Allure of Espresso vs. Drip

Want to talk espresso but not sure which forum? If so, this is the right one.
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#1: Post by Auctor »

On first blush, it seems like more people here at HB are chasing the perfect espresso shot more than they are chasing the perfect brewed coffee. Why do you think more people are focused on espresso? Are people chasing different flavors, or textures? Is espresso more flexible than drip (straight, caps, lattes, flat whites, macchiatos, con panna, vs.... Cream and sugar?) Is there a style factor to sipping an espresso with your pinkie raised vs the more ubiquitous cup of joe? Are espresso aficionados more picky about their bean selections than drip coffee drinkers?

Just spitballing... what do you think?

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#2: Post by Brewzologist »

I like both and chase perfection in both beverages. I only recently got into espresso though. To me, they are both great ways to enjoy coffee, just different. I like the intensity and body of espresso, and also enjoy the clarity and aroma of pour-overs. Both have nice flavors that are enjoyable to bring out. I'm not into milk drinks much, so these comments apply mostly to black beverages with no sugar. There's my 2 cents! 8)

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#3: Post by JB90068 »

I've done a lot of both. Guess I prefer the richness and mouthfeel of espresso more. I only use my pinky when I drink tea and do impressions of John Cleese. :D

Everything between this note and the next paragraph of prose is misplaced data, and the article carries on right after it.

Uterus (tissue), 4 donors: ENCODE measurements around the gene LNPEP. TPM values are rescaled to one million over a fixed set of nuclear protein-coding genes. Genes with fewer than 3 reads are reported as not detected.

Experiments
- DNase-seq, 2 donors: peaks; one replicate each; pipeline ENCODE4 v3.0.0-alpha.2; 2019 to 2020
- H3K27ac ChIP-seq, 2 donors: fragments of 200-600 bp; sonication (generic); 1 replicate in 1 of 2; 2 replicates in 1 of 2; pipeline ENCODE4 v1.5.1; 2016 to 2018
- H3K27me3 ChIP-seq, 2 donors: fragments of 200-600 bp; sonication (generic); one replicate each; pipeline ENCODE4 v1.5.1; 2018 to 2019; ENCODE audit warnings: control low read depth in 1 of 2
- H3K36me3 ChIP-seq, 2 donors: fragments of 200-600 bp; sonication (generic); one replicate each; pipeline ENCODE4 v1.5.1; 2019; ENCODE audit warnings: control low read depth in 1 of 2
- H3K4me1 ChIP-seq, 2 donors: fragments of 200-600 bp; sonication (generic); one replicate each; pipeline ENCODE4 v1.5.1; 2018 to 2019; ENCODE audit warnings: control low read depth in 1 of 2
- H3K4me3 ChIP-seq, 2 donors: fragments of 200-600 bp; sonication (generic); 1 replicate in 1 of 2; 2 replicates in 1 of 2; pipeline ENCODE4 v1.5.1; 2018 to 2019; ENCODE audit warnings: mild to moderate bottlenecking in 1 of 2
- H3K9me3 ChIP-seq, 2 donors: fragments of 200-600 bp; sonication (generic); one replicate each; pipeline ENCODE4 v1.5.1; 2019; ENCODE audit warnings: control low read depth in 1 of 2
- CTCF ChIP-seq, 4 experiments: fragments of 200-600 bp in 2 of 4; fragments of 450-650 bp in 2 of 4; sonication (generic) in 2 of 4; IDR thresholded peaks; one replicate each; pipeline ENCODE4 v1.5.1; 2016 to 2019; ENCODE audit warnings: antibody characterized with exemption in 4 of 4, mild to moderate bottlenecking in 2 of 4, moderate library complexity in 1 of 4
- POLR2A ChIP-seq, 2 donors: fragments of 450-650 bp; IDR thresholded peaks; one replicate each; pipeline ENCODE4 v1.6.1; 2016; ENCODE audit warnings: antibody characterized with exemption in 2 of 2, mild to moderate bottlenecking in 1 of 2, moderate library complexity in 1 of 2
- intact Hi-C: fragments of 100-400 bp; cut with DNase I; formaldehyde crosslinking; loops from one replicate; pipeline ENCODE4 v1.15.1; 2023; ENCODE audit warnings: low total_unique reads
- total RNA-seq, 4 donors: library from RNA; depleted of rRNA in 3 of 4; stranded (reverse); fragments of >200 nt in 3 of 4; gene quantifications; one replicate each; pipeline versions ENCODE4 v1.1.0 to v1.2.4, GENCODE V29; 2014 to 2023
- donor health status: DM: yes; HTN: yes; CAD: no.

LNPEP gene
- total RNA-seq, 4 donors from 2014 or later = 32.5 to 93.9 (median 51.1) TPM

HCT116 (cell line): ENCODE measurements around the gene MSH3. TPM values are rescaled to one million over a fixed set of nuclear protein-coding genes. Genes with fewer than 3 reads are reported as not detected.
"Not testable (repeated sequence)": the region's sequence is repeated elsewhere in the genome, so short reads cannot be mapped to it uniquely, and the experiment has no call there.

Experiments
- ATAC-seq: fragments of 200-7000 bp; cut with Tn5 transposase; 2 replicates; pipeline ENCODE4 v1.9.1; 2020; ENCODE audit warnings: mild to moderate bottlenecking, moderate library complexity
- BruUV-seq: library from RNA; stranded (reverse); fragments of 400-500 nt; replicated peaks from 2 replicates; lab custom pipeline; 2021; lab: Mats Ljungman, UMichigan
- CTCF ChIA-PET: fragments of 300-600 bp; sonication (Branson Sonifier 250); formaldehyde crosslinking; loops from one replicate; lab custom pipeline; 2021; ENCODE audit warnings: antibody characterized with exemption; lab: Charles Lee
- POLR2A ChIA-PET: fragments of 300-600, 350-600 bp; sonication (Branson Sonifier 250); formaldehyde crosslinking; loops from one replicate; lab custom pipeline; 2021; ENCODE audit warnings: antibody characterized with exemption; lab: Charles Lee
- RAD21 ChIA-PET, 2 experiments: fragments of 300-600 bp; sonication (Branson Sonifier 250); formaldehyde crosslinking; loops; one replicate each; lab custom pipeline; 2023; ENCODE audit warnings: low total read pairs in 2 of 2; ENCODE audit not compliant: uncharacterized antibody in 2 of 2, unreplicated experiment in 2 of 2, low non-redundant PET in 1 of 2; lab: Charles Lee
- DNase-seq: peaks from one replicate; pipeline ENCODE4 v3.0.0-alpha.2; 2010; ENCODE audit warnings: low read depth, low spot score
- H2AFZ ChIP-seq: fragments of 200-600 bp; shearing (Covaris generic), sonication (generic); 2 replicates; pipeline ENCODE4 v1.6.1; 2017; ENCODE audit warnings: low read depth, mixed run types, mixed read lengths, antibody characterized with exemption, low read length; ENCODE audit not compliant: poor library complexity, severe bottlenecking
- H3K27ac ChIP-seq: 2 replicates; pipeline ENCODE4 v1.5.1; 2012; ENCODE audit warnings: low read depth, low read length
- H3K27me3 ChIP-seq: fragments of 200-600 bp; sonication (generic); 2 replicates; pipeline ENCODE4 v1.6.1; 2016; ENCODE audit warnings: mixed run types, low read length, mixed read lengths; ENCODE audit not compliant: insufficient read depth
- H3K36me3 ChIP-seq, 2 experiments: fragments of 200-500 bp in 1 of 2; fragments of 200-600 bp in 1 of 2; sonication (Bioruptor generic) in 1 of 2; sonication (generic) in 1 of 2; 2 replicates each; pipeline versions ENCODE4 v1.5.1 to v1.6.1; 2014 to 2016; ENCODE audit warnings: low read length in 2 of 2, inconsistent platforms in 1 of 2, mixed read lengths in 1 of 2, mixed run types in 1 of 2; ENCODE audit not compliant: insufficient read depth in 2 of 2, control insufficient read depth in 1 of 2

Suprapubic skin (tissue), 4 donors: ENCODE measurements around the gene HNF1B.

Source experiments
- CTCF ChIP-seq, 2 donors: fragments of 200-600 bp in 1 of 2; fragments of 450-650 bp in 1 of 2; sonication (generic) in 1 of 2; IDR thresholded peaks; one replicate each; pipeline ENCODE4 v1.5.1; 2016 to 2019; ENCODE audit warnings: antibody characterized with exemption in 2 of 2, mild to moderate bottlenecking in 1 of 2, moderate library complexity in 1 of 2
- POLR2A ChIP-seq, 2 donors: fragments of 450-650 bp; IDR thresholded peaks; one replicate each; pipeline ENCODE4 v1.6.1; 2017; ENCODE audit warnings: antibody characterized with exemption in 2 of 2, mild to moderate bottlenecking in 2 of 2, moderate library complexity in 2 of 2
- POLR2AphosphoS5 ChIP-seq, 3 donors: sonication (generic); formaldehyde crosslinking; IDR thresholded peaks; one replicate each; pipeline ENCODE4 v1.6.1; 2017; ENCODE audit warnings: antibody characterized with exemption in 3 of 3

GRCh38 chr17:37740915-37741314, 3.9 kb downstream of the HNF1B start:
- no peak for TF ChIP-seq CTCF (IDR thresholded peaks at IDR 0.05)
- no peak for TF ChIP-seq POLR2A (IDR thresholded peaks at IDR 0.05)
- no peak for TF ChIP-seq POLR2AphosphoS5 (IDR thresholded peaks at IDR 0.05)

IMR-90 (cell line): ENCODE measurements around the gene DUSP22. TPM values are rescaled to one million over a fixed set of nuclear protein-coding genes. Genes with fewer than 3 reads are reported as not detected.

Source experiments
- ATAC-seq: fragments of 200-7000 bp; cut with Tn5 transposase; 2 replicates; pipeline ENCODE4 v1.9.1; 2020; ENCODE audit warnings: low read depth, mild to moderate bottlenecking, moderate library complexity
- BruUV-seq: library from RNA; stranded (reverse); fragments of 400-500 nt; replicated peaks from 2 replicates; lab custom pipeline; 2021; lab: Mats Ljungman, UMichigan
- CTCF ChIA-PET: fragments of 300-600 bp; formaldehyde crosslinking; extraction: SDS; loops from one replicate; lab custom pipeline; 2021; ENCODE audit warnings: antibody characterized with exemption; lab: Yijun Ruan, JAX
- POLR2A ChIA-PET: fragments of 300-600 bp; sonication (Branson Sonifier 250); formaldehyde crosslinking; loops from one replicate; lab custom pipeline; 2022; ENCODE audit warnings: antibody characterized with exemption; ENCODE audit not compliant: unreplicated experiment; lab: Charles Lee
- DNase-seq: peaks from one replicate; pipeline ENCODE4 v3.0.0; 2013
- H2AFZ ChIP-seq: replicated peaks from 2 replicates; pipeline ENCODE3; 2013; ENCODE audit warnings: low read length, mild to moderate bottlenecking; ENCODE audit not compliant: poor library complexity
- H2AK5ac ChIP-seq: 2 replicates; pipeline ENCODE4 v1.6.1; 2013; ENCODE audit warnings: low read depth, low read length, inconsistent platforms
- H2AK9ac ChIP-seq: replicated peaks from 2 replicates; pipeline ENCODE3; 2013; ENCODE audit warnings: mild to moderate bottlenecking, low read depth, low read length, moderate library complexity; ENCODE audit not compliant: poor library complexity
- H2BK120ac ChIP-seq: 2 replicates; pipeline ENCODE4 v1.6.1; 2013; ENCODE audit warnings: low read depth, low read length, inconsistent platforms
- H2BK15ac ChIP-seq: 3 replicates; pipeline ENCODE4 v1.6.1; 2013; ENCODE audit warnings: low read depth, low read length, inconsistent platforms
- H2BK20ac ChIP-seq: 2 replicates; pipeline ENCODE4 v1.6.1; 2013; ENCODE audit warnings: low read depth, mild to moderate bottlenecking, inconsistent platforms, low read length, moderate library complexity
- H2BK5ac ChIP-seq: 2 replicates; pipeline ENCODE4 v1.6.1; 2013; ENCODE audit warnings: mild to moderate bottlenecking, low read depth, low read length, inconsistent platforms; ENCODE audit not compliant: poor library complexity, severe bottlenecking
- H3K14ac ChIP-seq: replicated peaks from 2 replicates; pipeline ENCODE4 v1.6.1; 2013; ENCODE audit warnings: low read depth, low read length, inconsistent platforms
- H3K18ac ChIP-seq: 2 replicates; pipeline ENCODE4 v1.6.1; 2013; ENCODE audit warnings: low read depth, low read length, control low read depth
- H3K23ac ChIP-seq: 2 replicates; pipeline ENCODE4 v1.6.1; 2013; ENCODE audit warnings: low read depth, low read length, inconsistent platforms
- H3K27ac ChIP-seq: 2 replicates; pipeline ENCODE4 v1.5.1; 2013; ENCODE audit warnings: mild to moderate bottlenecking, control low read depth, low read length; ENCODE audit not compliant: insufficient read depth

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#4: Post by Jeff »

I'm guessing, and purely guessing, that it may be related to my perception that it's much easier to pull undrinkable shot after shot with hundreds or thousands invested than it is to end up with an undrinkable pour-over or immersion brew with even shop-ground coffee and $10 in gear.


#5: Post by Intrepid510 »

Machine big shiny, lots power. Me Like. :D


#6: Post by tennisman03110 »

As Jeff is alluding, pour over or drip is relatively easy. Not so for espresso, it's much harder.

I come to this site for recommendations on coffee beans, gear, technique, etc. almost exclusively related to espresso. I've spent thousands of dollars on equipment. Sometimes my shots still come out not So great.

But 5 days a week, I do pour over with a much cheaper setup, and never think twice about it. I wouldn't be on this forum if I only did V60. And if I had to pick only one for the rest of my life, pour over or drip all the way.


#7: Post by ojt »

I have to say I disagree on espresso being harder. I've always found pour over harder to do well than espresso. I always got good espresso, never undrinkable, most often great, whereas pour over has been more of an adventure. Now after two years I have it dialed in quite well. Maybe the la Pavoni is easy and Origami hard?

It could be most just enjoy the body and texture of espresso, and the fact that it's easy (imho) to get intense flavors out of it, and thus enjoy those expensive specialty beans. Also espresso must be still more exotic in the US where the drip is the standard. Here in Italy it's the exact contrary and in fact I think most specialty coffee freaks here advocate pour over more. Espresso is always on the menu as that's the standard drink here. But again, often the body and texture of espresso seems to win.